Public Health and Drinking Water News Briefs – April 26th, 2002


In the News…
Public Health and Drinking Water News Briefs

April 26, 2002

EPA Reviews Drinking Water Regulations

The U.S. Environmental Protection Agency (EPA) has recently completed a review of 69 existing standards for drinking water contaminants. Under the Safe Drinking Water Act, EPA is required to review its standards at least once every six years, and if public health concerns necessitate, revise them accordingly. The current review looked only at standards established prior to 1997, including the Total Coliform Rule and 68 regulations for chemical contaminants. EPA has made a preliminary decision to revise the Total Coliform Rule, which addresses bacteria that indicate possible microbiological contamination but do not necessarily cause illness. The agency believes that the other 68 regulations remain appropriate at this time. However, 36 new health assessments are currently in progress, and will be considered during the next review cycle. EPA is seeking public comments on its preliminary decisions, and will hold a public meeting for interested stakeholders on May 15 in Washington, DC.

For more information, please visit, http://www.epa.gov/safewater/review.html

New Website Provides Vital Information to Health care Providers

For years, the medical community has been in dire need of pertinent information concerning waterborne diseases. When such diseases are misdiagnosed or undetected, patients are put at risk of more serious, life-threatening illnesses. A new website, WaterHealthConnection.aomc.org, aims to fill the void in practitioners’ knowledge by providing educational information in its Physician On-Line Reference Guide. Particularly in the wake of September 11th, when the safety of our water systems is at the forefront of our minds, physicians may often be the first to detect signs of chemical or biological contamination through recognizable symptoms in their patients. The website, funded by the Arnot Ogden Medical Center and the American Water Works Association, provides information about how to detect these signs and respond with appropriate treatments.

To visit this resource, go to WaterHealthConnection.aomc.org

CDC and USDA Announce Decline in Food Poisoning Cases

On April 18th, the U.S. Centers for Disease Control and Prevention (CDC) and the U.S. Department of Agriculture (USDA) each released new data revealing a decline in the number of food poisoning cases in the U.S. According to the CDC, instances of food poisoning declined by 21 percent between 1996 and 2001. The CDC’s research shows a decrease in the major bacterial foodborne illnesses, including Salmonella and Listeria. However, the CDC notes, “The data do not show a sustained decline in some infections, indicating that increased efforts are needed to reduce further the incidence of foodborne illnesses.” The USDA data, based on microbial testing done at meat and poultry plants, showed a similar decrease in food contamination. The USDA’s research indicates a decrease in the prevalence of Salmonella in raw meat and poultry, correlating with the CDC data indicating a decline in human illnesses linked to Salmonella. The USDA attributes the dramatic decline in food poisoning cases to the strict hazard-control systems implemented by the meat and poultry industries in recent years.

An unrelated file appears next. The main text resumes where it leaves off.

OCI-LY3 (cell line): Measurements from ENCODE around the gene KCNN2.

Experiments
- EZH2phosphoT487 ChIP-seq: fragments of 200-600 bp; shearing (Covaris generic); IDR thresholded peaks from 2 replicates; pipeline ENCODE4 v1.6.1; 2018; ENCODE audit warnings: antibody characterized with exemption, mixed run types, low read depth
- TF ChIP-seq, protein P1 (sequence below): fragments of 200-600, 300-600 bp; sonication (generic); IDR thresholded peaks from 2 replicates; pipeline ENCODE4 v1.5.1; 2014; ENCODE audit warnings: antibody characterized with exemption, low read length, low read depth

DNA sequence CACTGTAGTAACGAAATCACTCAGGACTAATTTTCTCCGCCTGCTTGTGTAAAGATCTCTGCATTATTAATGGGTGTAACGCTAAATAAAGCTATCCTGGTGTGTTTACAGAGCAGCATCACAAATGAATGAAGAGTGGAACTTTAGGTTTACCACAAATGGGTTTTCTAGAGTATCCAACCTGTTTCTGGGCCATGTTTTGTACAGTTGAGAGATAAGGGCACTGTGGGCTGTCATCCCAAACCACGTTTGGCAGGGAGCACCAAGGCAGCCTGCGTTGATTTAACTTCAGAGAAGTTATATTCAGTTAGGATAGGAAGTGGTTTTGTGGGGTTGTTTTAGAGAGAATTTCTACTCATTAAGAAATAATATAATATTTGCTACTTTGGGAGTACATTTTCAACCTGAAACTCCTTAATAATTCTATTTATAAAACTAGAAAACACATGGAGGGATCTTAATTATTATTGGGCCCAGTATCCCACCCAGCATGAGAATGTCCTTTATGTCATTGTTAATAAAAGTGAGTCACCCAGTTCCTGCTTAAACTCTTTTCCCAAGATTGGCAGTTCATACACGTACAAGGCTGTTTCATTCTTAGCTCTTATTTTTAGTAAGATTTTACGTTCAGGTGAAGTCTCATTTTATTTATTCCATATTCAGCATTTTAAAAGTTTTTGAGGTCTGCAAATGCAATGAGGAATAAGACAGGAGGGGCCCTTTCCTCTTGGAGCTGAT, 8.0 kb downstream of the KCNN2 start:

For more information, please visit, http://www.usda.gov/news/releases/2002/04/0154.htm or http://www.cdc.gov/mmwr/preview/mmwrhtml/mm5115a3.htm

Congress Advocates for Local Water Projects

Several members of Congress recently pushed for new Army Corps of Engineers water projects in their home districts. Presenting their proposals before the House Transportation and Infrastructure’s Subcommittee on Water Resources, representatives from states and territories including California, Texas, Indiana, Illinois, Louisiana, Guam and Puerto Rico primarily used environmental reasoning to argue for improved infrastructure for local dams and streams, as well as projects affecting flood control along rivers and wetland erosion. Every two years, in accordance with the Water Resources Development Act, Congress reviews bills related to environmental restoration and water-related projects.

For more information, please visit, http://www.house.gov/transportation/

In The News… is a bi-weekly, online service from the Water Quality & Health Council. The publication is updated every other Friday and can be viewed by logging onto www.waterandhealth.org. To receive the publication via e-mail, please click here and enter your e-mail address to join our mailing list.

Subscribe to receive the weekly "Water Quality & Health Council Perspectives"